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Snow, Ice Still Disrupting Eurostar as Airports Open (Update2)
2010-12-03 17:31:52.688 GMT
(Updates with Eurostar weekend service starting in second
paragraph, Italy floods in final.)
By Meera Bhatia and Jack Jordan
Dec. 3 (Bloomberg) -- Snow and freezing temperatures are
still affecting Channel Tunnel rail passenger services, while
airport operators say travelers are likely to suffer further
disruption as runways open again across Europe.
Eurostar Group Ltd. will cancel 10 trains through the
Channel Tunnel tomorrow, and seven on Dec. 5, it said on its
website. London's Gatwick Airport, the U.K.'s second-busiest,
opened this morning after being closed since Nov. 30. Passengers
should expect some cancellations, according to its website.
The unseasonably cold weather caused the biggest disruption
to European air travel since the eruption of Iceland's
Eyjafjallajökull volcano in April grounded 100,000 flights in
six days. Eurostar is modifying timetables to avoid a repeat of
last winter's freeze, in which five trains carrying 2,000 people
became stuck in the Channel Tunnel after snow disabled their
electrics, with 90,000 more stranded at stations.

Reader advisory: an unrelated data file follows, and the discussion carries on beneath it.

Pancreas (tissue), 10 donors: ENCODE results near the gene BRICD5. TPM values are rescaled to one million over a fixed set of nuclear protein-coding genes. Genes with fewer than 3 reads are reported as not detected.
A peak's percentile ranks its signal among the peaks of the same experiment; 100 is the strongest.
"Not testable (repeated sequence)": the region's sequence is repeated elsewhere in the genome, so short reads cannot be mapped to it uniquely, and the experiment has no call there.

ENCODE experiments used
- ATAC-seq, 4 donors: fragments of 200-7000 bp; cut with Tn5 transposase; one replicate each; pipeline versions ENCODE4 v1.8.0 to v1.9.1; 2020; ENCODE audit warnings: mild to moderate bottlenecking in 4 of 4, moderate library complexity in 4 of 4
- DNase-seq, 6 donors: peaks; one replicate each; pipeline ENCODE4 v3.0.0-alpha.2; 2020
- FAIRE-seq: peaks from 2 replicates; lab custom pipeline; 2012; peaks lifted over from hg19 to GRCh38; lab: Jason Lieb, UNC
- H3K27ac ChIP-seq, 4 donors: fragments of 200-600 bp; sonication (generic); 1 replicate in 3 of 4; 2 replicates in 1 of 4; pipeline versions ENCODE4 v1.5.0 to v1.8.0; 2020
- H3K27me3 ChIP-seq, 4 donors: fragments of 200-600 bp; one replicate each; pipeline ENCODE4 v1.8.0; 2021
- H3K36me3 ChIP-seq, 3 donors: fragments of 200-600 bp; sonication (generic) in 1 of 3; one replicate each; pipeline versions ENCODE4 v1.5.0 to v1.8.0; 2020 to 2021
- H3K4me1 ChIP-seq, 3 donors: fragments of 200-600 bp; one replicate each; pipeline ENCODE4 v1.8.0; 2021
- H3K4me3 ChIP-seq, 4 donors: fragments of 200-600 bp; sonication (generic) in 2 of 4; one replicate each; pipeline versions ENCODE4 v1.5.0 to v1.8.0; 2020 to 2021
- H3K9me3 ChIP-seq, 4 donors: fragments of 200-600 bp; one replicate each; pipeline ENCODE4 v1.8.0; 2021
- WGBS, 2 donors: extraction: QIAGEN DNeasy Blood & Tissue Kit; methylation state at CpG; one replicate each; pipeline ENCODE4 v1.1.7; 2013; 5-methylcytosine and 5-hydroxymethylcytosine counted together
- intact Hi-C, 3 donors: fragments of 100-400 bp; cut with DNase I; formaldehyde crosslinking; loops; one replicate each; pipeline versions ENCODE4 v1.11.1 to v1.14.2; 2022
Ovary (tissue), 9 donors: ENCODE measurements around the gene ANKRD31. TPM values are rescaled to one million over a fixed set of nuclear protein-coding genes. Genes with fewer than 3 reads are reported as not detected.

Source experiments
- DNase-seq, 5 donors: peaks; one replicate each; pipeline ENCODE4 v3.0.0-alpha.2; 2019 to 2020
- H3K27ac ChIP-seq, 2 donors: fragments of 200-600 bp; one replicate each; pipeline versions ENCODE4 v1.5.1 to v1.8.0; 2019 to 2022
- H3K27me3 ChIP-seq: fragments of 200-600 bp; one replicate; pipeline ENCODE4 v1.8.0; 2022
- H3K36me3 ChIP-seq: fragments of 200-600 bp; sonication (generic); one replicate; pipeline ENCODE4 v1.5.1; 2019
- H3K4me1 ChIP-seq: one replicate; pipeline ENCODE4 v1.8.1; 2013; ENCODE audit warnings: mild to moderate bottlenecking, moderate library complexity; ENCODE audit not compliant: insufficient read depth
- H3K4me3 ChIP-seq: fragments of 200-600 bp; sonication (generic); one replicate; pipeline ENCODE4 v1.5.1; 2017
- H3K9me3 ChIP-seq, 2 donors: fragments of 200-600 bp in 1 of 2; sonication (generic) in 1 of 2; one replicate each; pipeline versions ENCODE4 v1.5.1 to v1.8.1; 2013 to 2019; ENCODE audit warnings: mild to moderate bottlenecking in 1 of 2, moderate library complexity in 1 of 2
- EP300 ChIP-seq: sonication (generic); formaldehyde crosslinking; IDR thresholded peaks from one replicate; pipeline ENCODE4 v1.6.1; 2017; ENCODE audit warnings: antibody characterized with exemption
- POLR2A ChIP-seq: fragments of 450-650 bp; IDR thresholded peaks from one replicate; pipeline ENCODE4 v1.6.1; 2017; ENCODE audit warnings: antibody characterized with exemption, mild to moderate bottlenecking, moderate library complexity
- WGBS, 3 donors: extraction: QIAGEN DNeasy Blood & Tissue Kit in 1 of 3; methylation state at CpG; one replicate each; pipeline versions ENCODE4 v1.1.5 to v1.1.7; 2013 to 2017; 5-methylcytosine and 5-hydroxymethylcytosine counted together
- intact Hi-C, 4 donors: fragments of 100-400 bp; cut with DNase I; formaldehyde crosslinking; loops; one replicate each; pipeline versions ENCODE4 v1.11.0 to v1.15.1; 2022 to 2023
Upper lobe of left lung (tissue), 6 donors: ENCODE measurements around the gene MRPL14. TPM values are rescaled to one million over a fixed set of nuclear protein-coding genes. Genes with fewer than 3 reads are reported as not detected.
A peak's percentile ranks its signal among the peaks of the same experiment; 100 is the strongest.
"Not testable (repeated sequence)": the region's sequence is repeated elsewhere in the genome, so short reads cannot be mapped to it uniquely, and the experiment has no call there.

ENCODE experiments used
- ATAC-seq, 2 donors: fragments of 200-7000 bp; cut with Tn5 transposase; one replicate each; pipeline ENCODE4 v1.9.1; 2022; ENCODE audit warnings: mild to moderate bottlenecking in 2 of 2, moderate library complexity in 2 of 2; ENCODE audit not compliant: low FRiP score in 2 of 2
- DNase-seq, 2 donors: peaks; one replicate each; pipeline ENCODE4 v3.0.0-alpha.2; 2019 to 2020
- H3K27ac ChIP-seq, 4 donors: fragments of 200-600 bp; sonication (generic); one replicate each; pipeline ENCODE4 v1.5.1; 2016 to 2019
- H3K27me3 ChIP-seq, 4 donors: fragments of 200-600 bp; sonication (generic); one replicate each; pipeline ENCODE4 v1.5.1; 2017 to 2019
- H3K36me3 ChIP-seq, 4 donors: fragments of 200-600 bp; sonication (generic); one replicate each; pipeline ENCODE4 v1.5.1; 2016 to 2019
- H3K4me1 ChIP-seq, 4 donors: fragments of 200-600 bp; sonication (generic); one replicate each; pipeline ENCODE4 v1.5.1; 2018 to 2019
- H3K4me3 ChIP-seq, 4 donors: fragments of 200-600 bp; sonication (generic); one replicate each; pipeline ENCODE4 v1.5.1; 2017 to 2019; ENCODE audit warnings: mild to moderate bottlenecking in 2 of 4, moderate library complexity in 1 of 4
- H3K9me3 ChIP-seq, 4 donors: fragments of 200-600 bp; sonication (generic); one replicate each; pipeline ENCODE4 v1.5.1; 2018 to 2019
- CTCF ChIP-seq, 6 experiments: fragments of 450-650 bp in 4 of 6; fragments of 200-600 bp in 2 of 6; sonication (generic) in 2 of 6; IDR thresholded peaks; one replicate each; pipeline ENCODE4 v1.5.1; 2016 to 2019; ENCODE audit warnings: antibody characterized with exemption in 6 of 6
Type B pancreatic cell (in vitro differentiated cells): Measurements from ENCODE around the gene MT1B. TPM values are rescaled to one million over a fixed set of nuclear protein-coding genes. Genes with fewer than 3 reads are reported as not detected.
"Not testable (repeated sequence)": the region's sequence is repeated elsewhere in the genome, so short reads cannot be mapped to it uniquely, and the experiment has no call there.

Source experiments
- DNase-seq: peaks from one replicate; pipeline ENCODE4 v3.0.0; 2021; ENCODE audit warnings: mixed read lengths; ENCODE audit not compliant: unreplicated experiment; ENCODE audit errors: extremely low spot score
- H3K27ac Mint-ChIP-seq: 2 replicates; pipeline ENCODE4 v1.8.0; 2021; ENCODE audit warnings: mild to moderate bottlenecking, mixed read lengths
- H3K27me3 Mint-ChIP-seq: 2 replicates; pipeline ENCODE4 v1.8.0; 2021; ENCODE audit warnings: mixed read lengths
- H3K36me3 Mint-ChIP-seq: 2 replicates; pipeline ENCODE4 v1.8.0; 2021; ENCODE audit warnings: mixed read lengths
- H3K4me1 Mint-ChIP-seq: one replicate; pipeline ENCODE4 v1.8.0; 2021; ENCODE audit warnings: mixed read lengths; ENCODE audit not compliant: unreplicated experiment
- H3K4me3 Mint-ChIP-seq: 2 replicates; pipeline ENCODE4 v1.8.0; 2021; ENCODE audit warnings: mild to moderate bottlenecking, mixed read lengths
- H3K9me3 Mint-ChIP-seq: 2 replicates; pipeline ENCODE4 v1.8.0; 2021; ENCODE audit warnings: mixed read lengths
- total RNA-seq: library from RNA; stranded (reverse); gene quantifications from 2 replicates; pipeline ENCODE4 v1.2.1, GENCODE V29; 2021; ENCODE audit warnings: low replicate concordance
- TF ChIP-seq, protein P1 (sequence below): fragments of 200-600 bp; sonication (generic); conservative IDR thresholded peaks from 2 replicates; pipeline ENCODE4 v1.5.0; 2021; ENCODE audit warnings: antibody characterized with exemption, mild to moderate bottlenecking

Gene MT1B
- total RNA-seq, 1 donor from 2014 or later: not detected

"We have been advising that travel will be disrupted over
the weekend," Leigh Calder, a spokesman for Eurostar, said by
telephone. "The snow in Kent is quite extraordinary. If travel
is not essential we are advising customers not to do so. Quite a
lot of people are staying away."
Eurostar scrapped 17 services, six fewer than yesterday,
and said trains still running today may suffer delays of 1 1/2
hours. For tomorrow, three services will be canceled in each
direction between London and Paris and two each way between the
U.K. capital and Brussels, according to its website. On Dec. 5,
two services each way between London and Brussels will be cut,
together with one from the U.K. capital to Paris, and two in the
Eurostar has slashed services after cutting speed limits
from 300 kilometers per hour (186 mph) to as little as 160 kmph.
While ticket holders can get a refund or rebook, no new tickets
are available until at least Dec. 6.
At Gatwick, about 1,200 flights were canceled over 48
hours. The airport typically attracts about 70,000 passengers a
day at this time of year, Chief Executive Officer Stewart
Wingate said yesterday.
"We had tickets to fly out of Gatwick on Wednesday, but